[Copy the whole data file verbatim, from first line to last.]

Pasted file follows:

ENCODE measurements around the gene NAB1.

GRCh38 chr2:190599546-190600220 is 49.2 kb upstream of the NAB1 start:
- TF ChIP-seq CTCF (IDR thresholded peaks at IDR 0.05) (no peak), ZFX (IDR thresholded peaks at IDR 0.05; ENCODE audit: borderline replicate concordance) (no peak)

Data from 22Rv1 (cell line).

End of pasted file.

ENCODE measurements around the gene NAB1.

GRCh38 chr2:190599546-190600220 is 49.2 kb upstream of the NAB1 start:
- TF ChIP-seq CTCF (IDR thresholded peaks at IDR 0.05) (no peak), ZFX (IDR thresholded peaks at IDR 0.05; ENCODE audit: borderline replicate concordance) (no peak)

Data from 22Rv1 (cell line).